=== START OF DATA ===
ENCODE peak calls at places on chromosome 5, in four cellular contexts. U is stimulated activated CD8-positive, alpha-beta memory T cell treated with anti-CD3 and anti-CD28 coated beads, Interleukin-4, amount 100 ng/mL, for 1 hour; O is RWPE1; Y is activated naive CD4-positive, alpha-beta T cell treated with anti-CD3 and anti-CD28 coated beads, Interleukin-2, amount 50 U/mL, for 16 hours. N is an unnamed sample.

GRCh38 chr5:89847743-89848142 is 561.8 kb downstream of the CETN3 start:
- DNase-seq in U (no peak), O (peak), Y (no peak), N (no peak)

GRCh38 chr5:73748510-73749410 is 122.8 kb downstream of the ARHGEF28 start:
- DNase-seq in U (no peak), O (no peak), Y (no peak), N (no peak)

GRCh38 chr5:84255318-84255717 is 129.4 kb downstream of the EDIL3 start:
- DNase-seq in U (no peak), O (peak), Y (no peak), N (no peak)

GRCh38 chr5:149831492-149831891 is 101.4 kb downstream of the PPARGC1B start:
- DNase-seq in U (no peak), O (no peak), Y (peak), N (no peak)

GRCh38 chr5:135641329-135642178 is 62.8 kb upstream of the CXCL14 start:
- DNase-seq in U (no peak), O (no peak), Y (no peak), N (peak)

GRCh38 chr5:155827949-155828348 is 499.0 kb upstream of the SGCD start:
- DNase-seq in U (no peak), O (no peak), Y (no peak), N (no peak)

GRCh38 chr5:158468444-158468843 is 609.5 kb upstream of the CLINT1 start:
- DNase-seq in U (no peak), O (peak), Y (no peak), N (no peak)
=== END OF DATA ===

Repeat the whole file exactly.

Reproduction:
ENCODE peak calls at places on chromosome 5, in four cellular contexts. U is stimulated activated CD8-positive, alpha-beta memory T cell treated with anti-CD3 and anti-CD28 coated beads, Interleukin-4, amount 100 ng/mL, for 1 hour; O is RWPE1; Y is activated naive CD4-positive, alpha-beta T cell treated with anti-CD3 and anti-CD28 coated beads, Interleukin-2, amount 50 U/mL, for 16 hours. N is an unnamed sample.

GRCh38 chr5:89847743-89848142 is 561.8 kb downstream of the CETN3 start:
- DNase-seq in U (no peak), O (peak), Y (no peak), N (no peak)

GRCh38 chr5:73748510-73749410 is 122.8 kb downstream of the ARHGEF28 start:
- DNase-seq in U (no peak), O (no peak), Y (no peak), N (no peak)

GRCh38 chr5:84255318-84255717 is 129.4 kb downstream of the EDIL3 start:
- DNase-seq in U (no peak), O (peak), Y (no peak), N (no peak)

GRCh38 chr5:149831492-149831891 is 101.4 kb downstream of the PPARGC1B start:
- DNase-seq in U (no peak), O (no peak), Y (peak), N (no peak)

GRCh38 chr5:135641329-135642178 is 62.8 kb upstream of the CXCL14 start:
- DNase-seq in U (no peak), O (no peak), Y (no peak), N (peak)

GRCh38 chr5:155827949-155828348 is 499.0 kb upstream of the SGCD start:
- DNase-seq in U (no peak), O (no peak), Y (no peak), N (no peak)

GRCh38 chr5:158468444-158468843 is 609.5 kb upstream of the CLINT1 start:
- DNase-seq in U (no peak), O (peak), Y (no peak), N (no peak)